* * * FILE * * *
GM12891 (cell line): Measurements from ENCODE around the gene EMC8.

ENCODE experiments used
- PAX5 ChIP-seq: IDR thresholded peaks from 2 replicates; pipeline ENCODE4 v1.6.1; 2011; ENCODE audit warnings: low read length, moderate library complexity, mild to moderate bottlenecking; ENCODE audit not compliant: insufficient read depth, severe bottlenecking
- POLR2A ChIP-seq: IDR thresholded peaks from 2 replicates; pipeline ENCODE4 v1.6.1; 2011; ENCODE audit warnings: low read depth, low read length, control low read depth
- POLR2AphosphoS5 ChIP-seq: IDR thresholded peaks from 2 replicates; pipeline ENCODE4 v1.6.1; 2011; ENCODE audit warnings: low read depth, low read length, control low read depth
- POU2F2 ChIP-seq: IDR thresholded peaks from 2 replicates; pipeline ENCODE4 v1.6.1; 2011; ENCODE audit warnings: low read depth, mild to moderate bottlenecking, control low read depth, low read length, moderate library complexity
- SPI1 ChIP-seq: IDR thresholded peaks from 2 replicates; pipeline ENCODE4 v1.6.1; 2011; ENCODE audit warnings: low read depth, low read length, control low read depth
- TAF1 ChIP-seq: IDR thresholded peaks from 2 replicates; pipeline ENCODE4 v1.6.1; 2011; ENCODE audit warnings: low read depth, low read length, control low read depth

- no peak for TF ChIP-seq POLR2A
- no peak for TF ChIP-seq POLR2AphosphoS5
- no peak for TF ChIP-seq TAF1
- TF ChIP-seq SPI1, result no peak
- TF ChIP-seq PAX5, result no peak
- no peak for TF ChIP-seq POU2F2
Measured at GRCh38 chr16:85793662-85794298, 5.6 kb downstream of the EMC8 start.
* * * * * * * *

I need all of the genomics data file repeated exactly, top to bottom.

GM12891 (cell line): Measurements from ENCODE around the gene EMC8.

ENCODE experiments used
- PAX5 ChIP-seq: IDR thresholded peaks from 2 replicates; pipeline ENCODE4 v1.6.1; 2011; ENCODE audit warnings: low read length, moderate library complexity, mild to moderate bottlenecking; ENCODE audit not compliant: insufficient read depth, severe bottlenecking
- POLR2A ChIP-seq: IDR thresholded peaks from 2 replicates; pipeline ENCODE4 v1.6.1; 2011; ENCODE audit warnings: low read depth, low read length, control low read depth
- POLR2AphosphoS5 ChIP-seq: IDR thresholded peaks from 2 replicates; pipeline ENCODE4 v1.6.1; 2011; ENCODE audit warnings: low read depth, low read length, control low read depth
- POU2F2 ChIP-seq: IDR thresholded peaks from 2 replicates; pipeline ENCODE4 v1.6.1; 2011; ENCODE audit warnings: low read depth, mild to moderate bottlenecking, control low read depth, low read length, moderate library complexity
- SPI1 ChIP-seq: IDR thresholded peaks from 2 replicates; pipeline ENCODE4 v1.6.1; 2011; ENCODE audit warnings: low read depth, low read length, control low read depth
- TAF1 ChIP-seq: IDR thresholded peaks from 2 replicates; pipeline ENCODE4 v1.6.1; 2011; ENCODE audit warnings: low read depth, low read length, control low read depth

- no peak for TF ChIP-seq POLR2A
- no peak for TF ChIP-seq POLR2AphosphoS5
- no peak for TF ChIP-seq TAF1
- TF ChIP-seq SPI1, result no peak
- TF ChIP-seq PAX5, result no peak
- no peak for TF ChIP-seq POU2F2
Measured at GRCh38 chr16:85793662-85794298, 5.6 kb downstream of the EMC8 start.